*
My mother's a bawdy house keeper,
Every night when the evening grows dim.
She hangs out a little red lantern,
My God how the money rolls in.
(Chorus)
*
What Federal Agent Gaston Means liked about the house at 1625 K Street was that it had both a front and a rear exit. A gate in the backyard fence gave access to a twisting ally which led directly to the Justice Department, and the offices of both Attorney General Harry Daugherty and his flunky, Jess Smith. Two blocks south of the house faced with green limestone, and a short walk across Lafayette Park, was the White House.
*
The first floor front room of the Little Green House (above) was a parlor. Beyond was Howard Mannington's office and conference rooms. On the second floor was a bar and poker rooms, and an office for Mr. Kraffmiller. On the third floor were the bedrooms, both public and private. In the basement Agent Means had his office, filled with files and maps of ports and highways, used for the distribution of now illegal liquor. Means' office was adjacent to a dinning room that seated 20, a kitchen with 3 stoves, a bathroom, and a laundry room. And in the back yard was "the safe".
*
My sister's a barmaid in Boston,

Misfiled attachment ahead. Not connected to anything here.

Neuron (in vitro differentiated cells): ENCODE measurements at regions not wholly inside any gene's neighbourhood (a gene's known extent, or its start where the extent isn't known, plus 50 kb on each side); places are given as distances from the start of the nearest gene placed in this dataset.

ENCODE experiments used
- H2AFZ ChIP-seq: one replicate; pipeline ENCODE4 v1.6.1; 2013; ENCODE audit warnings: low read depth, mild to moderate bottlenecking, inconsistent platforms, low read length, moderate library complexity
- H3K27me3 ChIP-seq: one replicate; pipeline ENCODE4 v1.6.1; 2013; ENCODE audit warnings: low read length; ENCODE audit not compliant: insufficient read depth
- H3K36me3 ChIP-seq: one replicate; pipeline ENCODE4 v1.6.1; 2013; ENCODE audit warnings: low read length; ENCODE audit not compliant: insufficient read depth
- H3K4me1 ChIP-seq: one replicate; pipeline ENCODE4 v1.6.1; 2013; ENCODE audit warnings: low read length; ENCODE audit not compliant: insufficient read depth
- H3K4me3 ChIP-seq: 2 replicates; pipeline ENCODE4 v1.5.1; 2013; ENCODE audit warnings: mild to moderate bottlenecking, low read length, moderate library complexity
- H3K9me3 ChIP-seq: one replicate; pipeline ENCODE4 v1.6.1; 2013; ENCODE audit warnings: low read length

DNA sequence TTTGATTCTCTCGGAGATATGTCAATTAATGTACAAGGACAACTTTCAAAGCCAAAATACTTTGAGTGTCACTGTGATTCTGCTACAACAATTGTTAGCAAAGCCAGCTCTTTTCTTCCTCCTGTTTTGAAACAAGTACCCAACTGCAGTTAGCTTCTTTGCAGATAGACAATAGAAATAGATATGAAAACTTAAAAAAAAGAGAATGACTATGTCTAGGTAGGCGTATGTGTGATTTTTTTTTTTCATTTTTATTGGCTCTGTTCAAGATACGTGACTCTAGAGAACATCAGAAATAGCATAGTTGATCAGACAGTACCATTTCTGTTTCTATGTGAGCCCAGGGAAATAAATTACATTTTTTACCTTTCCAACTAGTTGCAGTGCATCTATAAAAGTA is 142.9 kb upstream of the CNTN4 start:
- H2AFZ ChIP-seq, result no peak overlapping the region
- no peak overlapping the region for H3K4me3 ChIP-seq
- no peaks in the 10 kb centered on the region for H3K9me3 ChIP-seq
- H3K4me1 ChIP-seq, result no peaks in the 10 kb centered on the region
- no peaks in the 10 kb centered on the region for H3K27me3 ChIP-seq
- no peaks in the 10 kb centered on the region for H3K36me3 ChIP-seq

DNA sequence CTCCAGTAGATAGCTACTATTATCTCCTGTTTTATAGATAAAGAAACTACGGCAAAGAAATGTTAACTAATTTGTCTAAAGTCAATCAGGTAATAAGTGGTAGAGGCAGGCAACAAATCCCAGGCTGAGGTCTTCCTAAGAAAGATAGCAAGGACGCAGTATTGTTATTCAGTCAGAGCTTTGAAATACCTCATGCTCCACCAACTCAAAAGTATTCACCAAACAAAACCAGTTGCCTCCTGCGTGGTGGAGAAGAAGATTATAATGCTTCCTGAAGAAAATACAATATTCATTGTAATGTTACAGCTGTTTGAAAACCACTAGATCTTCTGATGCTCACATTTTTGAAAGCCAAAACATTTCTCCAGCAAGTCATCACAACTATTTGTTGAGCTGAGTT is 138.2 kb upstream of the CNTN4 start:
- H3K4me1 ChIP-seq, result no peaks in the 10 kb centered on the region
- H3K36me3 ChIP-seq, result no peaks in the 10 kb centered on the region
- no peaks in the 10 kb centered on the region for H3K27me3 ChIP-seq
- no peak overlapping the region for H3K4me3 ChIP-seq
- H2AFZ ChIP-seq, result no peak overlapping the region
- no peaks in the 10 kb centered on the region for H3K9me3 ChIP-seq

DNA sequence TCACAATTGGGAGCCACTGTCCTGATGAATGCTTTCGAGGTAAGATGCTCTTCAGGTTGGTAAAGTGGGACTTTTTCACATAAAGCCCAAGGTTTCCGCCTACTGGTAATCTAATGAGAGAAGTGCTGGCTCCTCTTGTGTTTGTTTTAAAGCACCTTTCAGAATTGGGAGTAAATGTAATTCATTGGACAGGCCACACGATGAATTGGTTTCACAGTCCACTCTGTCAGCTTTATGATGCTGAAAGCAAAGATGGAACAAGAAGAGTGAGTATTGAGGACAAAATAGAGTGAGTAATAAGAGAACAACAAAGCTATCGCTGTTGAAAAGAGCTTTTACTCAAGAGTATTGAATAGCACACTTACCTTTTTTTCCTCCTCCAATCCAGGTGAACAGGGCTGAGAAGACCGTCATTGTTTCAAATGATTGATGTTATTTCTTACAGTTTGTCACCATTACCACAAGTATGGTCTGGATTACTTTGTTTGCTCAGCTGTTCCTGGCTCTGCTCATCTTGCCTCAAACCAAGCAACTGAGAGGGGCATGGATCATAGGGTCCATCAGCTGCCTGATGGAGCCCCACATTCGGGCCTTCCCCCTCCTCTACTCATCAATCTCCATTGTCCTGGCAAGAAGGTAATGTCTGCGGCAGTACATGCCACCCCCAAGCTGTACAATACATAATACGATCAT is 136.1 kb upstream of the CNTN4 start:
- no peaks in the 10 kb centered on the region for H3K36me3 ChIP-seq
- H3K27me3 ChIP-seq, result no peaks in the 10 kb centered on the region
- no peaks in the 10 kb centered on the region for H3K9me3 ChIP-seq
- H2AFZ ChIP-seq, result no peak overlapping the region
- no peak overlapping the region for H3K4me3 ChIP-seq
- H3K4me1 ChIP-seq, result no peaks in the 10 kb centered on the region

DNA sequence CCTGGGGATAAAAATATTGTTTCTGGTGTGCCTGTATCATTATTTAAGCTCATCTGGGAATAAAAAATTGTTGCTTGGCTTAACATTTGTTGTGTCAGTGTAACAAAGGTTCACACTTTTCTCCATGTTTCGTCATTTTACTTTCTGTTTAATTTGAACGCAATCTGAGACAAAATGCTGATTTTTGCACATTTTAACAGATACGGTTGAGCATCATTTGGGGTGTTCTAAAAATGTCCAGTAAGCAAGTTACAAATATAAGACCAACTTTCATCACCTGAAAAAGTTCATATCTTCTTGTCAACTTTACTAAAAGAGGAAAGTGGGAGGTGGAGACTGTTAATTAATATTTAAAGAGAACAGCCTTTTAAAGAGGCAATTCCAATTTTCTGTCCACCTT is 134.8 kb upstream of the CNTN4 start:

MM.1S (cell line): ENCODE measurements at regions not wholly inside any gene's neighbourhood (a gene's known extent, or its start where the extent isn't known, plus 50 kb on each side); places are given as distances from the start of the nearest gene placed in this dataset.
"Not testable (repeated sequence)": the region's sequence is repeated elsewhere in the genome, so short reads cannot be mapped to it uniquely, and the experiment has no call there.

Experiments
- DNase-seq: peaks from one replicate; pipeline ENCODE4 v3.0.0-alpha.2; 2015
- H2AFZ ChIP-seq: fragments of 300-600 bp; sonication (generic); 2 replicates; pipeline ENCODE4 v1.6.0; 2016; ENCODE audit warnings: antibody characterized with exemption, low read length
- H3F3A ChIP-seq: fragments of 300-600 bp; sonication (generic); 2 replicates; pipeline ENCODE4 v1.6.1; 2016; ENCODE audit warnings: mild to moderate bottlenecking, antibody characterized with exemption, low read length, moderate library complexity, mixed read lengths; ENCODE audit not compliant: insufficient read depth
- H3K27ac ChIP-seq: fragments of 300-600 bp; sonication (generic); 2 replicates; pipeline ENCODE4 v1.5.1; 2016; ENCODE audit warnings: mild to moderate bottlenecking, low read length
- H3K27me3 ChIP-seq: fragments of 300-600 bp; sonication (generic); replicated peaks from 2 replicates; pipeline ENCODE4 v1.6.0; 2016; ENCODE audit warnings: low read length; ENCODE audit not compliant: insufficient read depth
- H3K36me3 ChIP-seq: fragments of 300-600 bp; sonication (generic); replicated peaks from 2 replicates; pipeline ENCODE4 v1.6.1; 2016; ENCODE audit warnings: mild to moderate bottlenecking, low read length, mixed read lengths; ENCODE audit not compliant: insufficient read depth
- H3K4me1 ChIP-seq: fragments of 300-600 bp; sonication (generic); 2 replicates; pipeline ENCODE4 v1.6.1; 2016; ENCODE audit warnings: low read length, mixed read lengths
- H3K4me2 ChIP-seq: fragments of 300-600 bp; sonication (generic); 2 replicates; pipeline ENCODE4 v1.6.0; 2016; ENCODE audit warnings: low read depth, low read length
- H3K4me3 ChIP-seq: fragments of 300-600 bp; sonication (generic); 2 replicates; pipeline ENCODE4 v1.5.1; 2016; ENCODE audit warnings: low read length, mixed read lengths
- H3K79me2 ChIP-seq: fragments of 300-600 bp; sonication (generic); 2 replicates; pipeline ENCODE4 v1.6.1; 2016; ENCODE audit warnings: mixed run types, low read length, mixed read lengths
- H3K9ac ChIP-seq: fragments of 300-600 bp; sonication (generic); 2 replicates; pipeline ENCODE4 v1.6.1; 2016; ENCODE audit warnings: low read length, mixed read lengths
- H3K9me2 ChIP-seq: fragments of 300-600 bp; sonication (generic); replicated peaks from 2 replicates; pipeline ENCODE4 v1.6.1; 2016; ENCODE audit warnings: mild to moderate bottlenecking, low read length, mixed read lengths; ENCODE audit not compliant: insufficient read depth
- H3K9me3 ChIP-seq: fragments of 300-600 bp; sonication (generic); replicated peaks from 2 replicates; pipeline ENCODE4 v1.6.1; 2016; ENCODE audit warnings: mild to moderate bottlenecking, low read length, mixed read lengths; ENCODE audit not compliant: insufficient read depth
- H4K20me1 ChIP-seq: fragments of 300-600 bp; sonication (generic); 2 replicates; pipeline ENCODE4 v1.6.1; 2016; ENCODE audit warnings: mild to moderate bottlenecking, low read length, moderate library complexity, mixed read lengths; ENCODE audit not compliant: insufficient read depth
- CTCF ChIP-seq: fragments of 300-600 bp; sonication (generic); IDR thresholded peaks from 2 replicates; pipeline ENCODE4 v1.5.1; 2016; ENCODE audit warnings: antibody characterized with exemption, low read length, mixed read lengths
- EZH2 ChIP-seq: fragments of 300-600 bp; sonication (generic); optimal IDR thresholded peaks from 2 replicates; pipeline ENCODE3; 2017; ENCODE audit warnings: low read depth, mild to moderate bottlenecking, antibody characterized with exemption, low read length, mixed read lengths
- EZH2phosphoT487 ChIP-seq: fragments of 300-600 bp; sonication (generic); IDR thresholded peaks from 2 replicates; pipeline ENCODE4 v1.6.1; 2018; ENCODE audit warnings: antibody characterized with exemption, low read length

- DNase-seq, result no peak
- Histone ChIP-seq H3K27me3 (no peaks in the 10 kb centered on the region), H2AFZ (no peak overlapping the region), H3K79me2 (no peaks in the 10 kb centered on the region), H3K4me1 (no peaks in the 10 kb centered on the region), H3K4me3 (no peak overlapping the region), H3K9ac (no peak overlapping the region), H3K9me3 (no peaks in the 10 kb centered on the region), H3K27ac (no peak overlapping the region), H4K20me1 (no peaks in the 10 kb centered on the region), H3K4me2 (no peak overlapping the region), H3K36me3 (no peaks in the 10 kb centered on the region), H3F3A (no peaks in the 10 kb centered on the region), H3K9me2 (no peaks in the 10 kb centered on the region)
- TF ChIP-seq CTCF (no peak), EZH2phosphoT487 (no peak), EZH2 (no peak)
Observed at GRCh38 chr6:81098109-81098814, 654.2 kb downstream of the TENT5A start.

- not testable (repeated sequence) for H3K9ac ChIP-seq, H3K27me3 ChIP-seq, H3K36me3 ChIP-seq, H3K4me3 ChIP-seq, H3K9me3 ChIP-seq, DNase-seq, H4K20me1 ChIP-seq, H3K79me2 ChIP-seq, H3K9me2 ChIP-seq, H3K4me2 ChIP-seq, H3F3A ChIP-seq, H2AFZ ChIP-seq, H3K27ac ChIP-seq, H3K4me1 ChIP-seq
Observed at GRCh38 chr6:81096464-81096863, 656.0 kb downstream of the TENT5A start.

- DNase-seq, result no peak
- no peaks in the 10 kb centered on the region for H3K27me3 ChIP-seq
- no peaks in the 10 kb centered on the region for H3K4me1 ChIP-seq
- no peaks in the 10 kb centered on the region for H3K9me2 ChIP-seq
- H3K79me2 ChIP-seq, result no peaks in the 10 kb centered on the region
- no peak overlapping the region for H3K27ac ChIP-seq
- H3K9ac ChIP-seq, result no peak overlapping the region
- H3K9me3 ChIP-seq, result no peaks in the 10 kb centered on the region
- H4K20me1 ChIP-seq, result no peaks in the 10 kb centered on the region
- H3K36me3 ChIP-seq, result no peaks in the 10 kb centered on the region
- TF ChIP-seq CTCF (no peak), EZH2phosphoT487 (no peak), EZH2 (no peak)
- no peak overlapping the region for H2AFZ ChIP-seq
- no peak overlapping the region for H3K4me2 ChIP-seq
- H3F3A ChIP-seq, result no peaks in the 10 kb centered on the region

For a dollar she'll strip to the skin.
She's stripping from morning to midnight,
My God how the money rolls in.
(Chorus)
*
Agent Means had constructed the safe himself. The back gate was “as strong as the door on a bank vault”, Means testified later. “Entering this gate (with a special key), one was then inside a steel cage-confronted by another gate, equally as strong and opened only by another special key.” Beyond, in the very center of the yard, Agent Means dug a square, several feet wide. “After getting down a couple of feet or so, I had a wooden platform built...with an open space in the center. Then, I dug down...for twenty feet-and I lowered into this twenty-foot-deep hole a terracotta pipe about eight inches in diameter....I had a small steel box, which I kept lowered into this pipe by a strong rope."